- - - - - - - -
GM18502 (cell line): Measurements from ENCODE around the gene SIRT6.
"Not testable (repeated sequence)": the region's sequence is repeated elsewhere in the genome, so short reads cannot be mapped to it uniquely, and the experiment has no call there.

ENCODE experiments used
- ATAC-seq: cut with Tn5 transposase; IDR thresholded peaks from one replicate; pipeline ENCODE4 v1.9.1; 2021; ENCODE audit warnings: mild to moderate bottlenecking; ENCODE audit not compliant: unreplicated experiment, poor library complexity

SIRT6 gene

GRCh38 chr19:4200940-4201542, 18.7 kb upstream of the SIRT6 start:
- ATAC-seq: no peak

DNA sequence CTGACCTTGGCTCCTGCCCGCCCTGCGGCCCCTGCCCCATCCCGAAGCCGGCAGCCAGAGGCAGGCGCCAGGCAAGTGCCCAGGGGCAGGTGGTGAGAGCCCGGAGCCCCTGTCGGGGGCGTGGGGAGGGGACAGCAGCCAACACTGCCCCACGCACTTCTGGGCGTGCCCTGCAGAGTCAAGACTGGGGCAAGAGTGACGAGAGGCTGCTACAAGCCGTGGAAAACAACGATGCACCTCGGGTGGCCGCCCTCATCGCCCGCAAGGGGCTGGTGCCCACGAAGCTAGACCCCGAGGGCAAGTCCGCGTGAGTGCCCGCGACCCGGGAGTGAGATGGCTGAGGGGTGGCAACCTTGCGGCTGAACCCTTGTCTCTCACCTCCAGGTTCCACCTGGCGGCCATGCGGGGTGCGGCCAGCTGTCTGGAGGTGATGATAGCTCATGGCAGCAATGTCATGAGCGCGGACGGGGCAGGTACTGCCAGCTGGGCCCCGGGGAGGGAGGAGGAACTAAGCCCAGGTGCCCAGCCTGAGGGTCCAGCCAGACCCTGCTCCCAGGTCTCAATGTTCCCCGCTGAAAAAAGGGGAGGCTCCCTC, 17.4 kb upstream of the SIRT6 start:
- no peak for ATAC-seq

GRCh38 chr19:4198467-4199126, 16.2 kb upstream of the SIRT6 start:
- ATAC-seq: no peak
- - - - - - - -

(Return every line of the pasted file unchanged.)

GM18502 (cell line): Measurements from ENCODE around the gene SIRT6.
"Not testable (repeated sequence)": the region's sequence is repeated elsewhere in the genome, so short reads cannot be mapped to it uniquely, and the experiment has no call there.

ENCODE experiments used
- ATAC-seq: cut with Tn5 transposase; IDR thresholded peaks from one replicate; pipeline ENCODE4 v1.9.1; 2021; ENCODE audit warnings: mild to moderate bottlenecking; ENCODE audit not compliant: unreplicated experiment, poor library complexity

SIRT6 gene

GRCh38 chr19:4200940-4201542, 18.7 kb upstream of the SIRT6 start:
- ATAC-seq: no peak

DNA sequence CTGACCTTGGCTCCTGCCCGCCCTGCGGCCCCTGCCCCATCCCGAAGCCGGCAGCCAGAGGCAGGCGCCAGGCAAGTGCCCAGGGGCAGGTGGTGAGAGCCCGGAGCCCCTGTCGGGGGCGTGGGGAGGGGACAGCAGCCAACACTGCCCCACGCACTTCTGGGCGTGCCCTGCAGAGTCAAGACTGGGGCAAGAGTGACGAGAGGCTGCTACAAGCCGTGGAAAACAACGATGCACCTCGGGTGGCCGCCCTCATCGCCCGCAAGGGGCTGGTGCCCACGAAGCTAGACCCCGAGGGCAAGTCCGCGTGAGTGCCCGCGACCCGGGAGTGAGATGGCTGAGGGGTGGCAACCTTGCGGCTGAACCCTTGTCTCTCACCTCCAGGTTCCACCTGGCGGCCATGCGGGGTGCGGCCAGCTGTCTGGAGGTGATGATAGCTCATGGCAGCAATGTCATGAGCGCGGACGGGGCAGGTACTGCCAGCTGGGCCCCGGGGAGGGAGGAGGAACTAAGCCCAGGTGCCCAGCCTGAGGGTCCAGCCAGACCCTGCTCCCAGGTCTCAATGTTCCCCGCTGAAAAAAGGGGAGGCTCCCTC, 17.4 kb upstream of the SIRT6 start:
- no peak for ATAC-seq

GRCh38 chr19:4198467-4199126, 16.2 kb upstream of the SIRT6 start:
- ATAC-seq: no peak